http://www.latimes.com/business/la-fi-power-grid-20170315-story.html?utm_source=Today%27s+Headlines&utm_campaign=934511b30c-EMAIL_CAMPAIGN_2016_12_12&utm_medium=email&utm_term=0_b04355194f-934511b30c-78523569

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  2. Why hasn’t former BC Liberal Finance Minister been tapped to implement another Contractual Obligation like he did for the Sea to Sky Highway where he was caught on Hansard saying it would only cost $600 million, no mention of the BILLIONs?

    Hansen now sits as a Director of TIC, Port Mann Bridge, Golden Ears and probably George Massey Tunnel Replacement

    He could wipe out BC Hydro’s debt with a stroke of a pen.

    http://www.brdo.gov.bc.ca/boardView.asp?boardNum=215107

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  3. I just did a calculation of the fast ferries cost ($460 million, minus the $19.4 m Washington Group paid at the fire sale auction.) Year 2000 $441.6 m brought to 2017 dollars is about $612 m. So, the BC Liberals’ IPP initiative has cost us almost 4 fast ferries in just one year. In past years, it was closer to 3, so this problem is rising quickly.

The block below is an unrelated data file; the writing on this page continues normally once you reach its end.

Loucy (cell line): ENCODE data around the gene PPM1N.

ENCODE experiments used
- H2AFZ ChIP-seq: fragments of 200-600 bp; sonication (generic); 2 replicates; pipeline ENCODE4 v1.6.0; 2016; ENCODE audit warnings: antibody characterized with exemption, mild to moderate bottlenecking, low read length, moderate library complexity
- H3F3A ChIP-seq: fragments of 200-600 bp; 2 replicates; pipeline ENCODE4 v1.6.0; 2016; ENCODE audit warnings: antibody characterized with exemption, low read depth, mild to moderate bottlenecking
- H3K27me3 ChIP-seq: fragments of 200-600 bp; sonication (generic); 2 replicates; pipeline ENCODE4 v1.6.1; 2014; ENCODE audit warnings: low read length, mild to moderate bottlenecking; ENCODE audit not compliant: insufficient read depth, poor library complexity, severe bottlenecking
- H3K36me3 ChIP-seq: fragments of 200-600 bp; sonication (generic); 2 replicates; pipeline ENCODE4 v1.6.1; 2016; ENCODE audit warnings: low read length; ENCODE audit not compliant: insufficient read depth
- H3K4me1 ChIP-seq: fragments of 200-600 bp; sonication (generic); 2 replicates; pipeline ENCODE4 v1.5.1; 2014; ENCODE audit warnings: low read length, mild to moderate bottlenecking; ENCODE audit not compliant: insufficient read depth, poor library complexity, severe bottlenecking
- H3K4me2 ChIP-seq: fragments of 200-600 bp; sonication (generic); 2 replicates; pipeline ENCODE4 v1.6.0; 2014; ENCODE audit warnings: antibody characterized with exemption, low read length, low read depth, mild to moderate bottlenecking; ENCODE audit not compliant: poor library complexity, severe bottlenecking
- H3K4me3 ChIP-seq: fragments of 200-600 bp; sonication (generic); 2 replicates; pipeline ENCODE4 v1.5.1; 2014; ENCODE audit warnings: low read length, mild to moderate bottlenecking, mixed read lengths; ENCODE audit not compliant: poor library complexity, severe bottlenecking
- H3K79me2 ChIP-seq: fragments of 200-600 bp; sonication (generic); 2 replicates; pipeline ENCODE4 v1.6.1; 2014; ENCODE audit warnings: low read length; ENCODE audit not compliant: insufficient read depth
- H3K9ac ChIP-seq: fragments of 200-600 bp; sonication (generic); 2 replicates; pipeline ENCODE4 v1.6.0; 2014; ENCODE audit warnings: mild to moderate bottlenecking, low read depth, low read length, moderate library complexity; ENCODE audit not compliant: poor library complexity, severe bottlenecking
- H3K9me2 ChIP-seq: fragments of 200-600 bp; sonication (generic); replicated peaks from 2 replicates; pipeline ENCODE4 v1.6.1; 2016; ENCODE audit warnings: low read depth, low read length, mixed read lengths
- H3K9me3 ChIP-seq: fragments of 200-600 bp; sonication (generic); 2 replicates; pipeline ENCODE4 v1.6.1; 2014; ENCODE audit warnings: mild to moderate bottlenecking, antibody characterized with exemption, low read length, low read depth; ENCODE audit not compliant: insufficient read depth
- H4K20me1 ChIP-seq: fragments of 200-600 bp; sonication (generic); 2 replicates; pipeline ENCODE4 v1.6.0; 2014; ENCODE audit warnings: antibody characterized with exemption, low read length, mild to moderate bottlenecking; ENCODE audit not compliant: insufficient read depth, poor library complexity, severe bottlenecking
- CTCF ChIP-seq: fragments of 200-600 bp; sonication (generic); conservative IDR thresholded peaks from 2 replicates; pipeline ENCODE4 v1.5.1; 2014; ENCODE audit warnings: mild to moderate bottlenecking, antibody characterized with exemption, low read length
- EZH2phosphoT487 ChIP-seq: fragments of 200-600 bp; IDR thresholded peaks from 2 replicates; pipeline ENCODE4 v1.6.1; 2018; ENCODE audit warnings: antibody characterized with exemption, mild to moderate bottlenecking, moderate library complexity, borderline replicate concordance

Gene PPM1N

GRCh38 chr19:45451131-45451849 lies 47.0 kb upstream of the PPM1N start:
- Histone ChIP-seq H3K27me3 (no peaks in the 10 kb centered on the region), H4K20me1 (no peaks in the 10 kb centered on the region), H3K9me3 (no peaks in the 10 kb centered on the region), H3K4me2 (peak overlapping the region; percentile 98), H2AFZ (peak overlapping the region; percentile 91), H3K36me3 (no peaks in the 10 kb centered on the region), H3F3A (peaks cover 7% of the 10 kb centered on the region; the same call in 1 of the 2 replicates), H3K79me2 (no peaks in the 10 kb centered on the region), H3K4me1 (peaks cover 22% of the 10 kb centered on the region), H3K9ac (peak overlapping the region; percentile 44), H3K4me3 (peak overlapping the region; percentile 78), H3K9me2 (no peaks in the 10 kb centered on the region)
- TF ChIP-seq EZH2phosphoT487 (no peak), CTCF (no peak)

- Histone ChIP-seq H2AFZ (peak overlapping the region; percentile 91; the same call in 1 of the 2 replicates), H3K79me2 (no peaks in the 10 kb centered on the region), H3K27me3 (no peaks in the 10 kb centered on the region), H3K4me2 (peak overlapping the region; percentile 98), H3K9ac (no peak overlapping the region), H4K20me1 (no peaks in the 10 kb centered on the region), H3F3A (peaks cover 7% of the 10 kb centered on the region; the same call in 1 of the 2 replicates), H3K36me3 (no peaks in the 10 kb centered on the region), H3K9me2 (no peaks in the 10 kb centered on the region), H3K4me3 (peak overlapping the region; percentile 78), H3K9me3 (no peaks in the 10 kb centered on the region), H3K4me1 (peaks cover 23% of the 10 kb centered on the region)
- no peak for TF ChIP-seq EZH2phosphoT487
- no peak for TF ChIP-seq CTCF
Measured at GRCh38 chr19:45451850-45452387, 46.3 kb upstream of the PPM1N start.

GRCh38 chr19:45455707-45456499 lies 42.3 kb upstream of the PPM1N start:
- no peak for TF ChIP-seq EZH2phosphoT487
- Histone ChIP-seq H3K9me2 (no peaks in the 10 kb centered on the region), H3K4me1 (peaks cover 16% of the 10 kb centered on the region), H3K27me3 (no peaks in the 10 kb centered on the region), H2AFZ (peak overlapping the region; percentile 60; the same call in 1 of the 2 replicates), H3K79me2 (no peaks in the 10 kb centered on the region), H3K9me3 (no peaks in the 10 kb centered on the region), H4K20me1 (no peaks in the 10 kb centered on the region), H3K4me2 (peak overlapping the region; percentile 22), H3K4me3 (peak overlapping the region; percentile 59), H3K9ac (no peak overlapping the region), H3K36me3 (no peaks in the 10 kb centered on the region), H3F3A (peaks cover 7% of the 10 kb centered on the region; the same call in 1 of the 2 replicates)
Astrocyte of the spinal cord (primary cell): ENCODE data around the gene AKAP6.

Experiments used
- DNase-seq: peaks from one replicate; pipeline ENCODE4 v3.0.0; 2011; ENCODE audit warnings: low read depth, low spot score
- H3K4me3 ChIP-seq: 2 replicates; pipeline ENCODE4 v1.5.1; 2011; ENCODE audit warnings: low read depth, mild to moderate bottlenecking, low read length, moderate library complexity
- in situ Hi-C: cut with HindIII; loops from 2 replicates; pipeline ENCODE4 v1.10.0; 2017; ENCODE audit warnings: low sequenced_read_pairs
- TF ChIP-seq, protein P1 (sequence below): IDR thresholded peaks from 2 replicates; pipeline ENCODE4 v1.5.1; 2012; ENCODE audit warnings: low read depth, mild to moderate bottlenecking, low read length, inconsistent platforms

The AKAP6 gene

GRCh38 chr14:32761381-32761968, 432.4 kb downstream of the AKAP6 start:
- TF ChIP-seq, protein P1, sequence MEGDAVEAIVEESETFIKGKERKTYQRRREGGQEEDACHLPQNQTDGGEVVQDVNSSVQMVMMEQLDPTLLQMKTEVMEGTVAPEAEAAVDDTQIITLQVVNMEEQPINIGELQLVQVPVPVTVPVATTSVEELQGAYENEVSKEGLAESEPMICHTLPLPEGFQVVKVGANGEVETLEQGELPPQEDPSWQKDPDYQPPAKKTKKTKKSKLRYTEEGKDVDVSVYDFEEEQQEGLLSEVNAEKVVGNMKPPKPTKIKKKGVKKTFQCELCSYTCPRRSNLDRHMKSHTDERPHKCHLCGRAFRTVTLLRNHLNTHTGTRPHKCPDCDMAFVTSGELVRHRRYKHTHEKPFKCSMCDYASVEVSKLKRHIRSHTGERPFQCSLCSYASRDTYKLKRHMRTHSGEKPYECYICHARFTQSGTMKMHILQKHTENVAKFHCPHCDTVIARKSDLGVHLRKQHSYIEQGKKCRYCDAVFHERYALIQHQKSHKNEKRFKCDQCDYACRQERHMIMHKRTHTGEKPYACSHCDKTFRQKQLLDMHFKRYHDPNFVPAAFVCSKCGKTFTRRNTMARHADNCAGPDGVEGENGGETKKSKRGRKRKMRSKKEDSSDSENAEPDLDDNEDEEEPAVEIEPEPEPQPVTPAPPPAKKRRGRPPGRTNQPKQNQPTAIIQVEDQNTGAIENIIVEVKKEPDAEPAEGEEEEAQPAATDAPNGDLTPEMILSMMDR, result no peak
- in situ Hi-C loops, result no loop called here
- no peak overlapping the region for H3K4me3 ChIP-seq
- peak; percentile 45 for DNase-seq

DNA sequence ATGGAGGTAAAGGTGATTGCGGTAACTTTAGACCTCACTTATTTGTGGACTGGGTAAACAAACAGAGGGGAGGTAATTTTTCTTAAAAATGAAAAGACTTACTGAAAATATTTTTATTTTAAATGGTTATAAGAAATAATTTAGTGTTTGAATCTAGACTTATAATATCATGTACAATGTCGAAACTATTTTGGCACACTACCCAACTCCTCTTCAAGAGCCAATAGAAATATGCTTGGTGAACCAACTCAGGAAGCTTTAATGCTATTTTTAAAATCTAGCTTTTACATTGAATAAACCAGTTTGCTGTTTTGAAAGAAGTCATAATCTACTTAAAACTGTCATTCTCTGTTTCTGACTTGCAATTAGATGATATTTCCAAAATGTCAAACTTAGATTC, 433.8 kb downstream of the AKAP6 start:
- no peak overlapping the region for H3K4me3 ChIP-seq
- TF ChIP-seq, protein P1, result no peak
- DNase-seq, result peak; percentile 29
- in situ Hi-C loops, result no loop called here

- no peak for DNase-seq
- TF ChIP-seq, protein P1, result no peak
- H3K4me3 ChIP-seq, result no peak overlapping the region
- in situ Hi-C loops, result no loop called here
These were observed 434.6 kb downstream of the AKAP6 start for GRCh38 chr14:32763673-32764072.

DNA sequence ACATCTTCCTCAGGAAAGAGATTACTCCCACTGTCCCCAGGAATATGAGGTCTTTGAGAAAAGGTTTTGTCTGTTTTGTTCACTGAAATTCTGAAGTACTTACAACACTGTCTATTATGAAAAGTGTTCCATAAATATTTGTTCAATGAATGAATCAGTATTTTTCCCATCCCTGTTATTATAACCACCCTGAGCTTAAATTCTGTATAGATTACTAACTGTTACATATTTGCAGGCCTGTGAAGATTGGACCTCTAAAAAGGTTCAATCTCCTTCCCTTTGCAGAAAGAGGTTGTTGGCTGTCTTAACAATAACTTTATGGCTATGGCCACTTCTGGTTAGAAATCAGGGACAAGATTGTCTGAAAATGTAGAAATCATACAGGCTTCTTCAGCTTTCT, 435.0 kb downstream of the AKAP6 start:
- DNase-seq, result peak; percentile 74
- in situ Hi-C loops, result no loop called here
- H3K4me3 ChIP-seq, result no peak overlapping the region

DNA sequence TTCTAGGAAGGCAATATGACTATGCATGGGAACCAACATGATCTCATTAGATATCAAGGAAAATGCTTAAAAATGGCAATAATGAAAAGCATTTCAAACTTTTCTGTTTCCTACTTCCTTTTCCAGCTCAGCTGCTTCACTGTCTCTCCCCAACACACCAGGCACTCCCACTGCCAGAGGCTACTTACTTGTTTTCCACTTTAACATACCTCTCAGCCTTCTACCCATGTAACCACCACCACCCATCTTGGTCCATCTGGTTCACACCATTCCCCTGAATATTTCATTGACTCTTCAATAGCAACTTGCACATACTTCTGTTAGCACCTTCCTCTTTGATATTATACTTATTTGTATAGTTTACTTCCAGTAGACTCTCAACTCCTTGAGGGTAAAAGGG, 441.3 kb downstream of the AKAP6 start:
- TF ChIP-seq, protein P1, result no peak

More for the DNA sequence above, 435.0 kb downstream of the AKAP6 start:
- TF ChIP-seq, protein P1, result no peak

As Norm has said elsewhere, perhaps the BC Libs started the IPP program with honest intentions. Once a few years had passed and the numbers had come in, though, there could be no doubt that their motives were destructive.

    That they would continue to entertain new IPP projects under (presumably) the same excessive contract structure is intentional. Criminally intentional, say I. Naivety can no longer be an excuse.

    Like

  4. One of the enjoyable and informative features of the U.S. governance model is the Congressional hearings process.

    Can anyone imagine BC Hydro CEO Jessica McDonald surviving the equivalent of a House oversight hearing on BC Hydro’s performance?

    Liked by 1 person

  5. This is what Brad Bennett, Chair of BC Hydro, said about the Site C dam:

    “Without adding Site C, we can’t add any more IPPs to our system or it becomes unbalanced and affects the rates we need to charge.”

    From Business Examiner, Mar. 2017, paper edition, p. 3.

    So BC Hydro owes $56 billion for IPP power, then it must build the $9 billion Site C dam, so it can get even more IPP power. WTF?

    Like

  6. Hello Norm:
    A local company in the Municipality of Saanich found a unique way to describe their displeasure with the local government.

    Maybe some of your readers might place signs in their community to educate the local voters on Site C Dam, Hydro’s Debt, MSP and ICBC.

    This news item has received a lot of media attention already.

    Sections of the sign reads:

    “If you are thinking of doing business in or with the Municipality of Saanich start young …. We would like to see our municipality be progressive and encourage job and economic growth … If you agree, contact the Mayor’s office.”

    http://www.saanichnews.com/news/416255754.html

    Like